• Ethnographic observations of site operations and important processes.

  • Contextual inquiry into the jobs and tasks users had to accomplish.
  • Interviews with users about their roles and responsibilities and top-of-mind biggest pain points.
  • Paper prototypes of rough ideas (along with co-design to make improvements).
  • Digital prototype informal usability testing.
  • Remote & Local, Moderated usability testing of fully developed systems.
  • Mall intercept interviews and informal usability testing.

  • User modeling based on general user profile data researched over time.

  • Heuristic evaluation of legacy system usability.
  • Task analyses of workflows of all sorts of users from accountants, operations managers, IT techs, site managers and staff, and even consumers.

Research projects:

  • Interview consumers about Cinema movie-going experience through mall intercept.

  • Contextually inquire about film buying, ticket pricing, contract settlement, and vendor payment through Cinema HQ site visits.
  • Contextually inquire about/observe cash counting and deposits at venues.
  • Contextually inquire/engage in participant observation about inventory at venues by taking part in hosting a venue location for an event.
  • Informal usability testing scheduling, ticket management, and labor management with managers, and POS and labor clock in/out module with Cinema staff.
  • Usability test kiosk (in developers lab) to gain insight into what goes on in consumer’s heads as they make movie-going purchases.
  • Usability test fully developed Vision system to see how current system fits user needs and learn more about the strengths and weaknesses of NCR’s UI library.

  • Interview with Professional Services about maintaining Travel business rule systems through their APIs to inform a tool to help manage those rules.

  • Interview with Professional Services tasked with training users of hospitality back office setup.
  • Accessibility evaluations against WCAG for several hospitality products.
  • Site observation of how second makelines responsible for completing online orders in restaurants and heuristic evaluation of a digital kitchen system used for relaying such orders to staff to create an improved design for this line.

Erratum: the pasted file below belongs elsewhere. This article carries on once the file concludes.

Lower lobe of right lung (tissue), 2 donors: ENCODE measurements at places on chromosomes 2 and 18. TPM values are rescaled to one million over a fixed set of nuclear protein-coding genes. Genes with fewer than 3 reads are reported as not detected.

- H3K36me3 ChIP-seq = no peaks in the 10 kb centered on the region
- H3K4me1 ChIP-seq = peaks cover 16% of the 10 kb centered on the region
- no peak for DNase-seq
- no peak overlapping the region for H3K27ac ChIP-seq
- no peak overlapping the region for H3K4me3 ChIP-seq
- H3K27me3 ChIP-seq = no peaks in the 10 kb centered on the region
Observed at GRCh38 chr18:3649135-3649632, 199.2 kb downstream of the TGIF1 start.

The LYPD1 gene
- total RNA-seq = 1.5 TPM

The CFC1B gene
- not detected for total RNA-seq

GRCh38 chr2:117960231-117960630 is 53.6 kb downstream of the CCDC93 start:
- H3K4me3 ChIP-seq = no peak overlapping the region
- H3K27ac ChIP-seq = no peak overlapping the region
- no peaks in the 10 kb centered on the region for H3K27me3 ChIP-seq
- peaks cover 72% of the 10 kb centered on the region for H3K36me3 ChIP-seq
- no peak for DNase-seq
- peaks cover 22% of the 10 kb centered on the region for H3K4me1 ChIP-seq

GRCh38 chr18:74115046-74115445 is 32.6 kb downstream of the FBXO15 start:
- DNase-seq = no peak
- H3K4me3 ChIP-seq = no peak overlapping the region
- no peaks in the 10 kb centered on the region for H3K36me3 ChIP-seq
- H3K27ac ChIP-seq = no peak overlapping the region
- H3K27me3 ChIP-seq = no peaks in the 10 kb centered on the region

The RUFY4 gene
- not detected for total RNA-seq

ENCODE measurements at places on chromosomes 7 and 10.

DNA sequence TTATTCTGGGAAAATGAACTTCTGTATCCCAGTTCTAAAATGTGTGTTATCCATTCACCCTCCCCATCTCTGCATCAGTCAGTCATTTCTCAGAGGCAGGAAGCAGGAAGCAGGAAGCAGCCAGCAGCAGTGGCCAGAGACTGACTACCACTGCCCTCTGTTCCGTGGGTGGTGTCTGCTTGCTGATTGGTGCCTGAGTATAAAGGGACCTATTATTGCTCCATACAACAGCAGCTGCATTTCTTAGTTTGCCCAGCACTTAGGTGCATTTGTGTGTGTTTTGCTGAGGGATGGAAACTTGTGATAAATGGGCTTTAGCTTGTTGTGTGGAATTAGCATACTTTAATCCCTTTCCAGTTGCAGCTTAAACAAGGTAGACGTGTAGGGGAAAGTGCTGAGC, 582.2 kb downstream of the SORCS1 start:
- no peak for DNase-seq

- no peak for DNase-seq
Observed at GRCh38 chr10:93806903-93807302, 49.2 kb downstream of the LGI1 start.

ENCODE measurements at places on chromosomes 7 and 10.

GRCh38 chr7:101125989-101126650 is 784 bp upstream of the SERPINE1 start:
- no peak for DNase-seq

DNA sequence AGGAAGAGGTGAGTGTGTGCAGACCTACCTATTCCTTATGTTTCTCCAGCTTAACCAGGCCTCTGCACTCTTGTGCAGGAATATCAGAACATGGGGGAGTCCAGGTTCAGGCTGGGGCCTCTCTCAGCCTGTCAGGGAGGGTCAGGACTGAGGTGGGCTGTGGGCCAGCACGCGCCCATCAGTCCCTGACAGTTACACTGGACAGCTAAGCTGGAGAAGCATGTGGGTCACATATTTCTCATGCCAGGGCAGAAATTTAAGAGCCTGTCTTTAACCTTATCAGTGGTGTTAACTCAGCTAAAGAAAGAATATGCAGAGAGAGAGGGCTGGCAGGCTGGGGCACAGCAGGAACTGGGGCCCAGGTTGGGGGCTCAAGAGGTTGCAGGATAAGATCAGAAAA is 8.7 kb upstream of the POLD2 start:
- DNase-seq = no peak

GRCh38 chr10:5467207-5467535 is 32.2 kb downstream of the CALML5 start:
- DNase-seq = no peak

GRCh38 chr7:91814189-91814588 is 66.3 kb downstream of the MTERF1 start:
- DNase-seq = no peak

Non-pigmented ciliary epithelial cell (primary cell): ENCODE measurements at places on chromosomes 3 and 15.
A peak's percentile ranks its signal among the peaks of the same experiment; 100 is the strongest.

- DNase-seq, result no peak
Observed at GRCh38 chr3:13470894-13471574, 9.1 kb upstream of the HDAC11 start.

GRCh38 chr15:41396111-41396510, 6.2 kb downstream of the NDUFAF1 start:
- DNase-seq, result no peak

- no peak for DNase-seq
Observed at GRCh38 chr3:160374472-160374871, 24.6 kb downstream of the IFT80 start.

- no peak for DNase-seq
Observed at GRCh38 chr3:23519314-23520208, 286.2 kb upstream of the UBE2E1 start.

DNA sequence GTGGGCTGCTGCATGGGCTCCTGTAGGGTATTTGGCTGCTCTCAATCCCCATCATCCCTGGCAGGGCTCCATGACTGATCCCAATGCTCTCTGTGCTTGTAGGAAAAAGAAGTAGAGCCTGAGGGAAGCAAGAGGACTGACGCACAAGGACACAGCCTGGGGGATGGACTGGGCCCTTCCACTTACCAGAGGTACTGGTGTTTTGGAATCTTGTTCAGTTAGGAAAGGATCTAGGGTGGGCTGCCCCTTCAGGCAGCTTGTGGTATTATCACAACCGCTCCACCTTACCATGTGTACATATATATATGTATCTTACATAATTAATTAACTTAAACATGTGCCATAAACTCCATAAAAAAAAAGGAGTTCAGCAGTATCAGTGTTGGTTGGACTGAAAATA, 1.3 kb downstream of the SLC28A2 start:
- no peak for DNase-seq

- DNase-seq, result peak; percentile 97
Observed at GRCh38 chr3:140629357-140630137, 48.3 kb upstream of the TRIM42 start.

Solution & Outcomes: Three products have been brought nearly to market. Several more are under development (with one being shelved for the time being). All systems and insights (kiosk testing is a good example) have led to knowledge that has been reinvested into further system design. For a better sense of system success, would need to convince product of the important of tracking metrics being built into systems. So far, such arguments have been unsuccessful.


Timeline: >2 years

UX Methods Used: Ethnographic observation, Contextual inquiry, Interview, Prototyping, Usability testing, Heuristic Evaluation, Persona, Customer Journey, Task Analysis


Supply Chain Exchange Portal Usability Testing


  • Coca-Cola Company (Atlanta, GA)
  • Digital Strategy & UX Contractor
Coca-cola website


Problem: The company endeavored to update their many internal portals. One of these portals was the Supply Chain Exchange. I was tasked with creating a usability test to evaluate overall information architecture and page layout for this site.


  • Created set of 11 tasks testing links in the menu system, features on the web page, and ways to navigate the website (for the pages that were completed)

  • Asked follow up questions on how easy to navigate and how easy to scan/read the pages were, how closely the pages matched their expectations, and how much they liked the pages

  • Sessions ran approximately 20 minutes with 23 participants collecting

  • Analyzed qualitative for usability issues

  • Prioritized usability issues into groupings by cost and impact

Outcomes: These issues were addressed into the future scrums for Agile development. The positive reception of the interface allowed the project to move forward.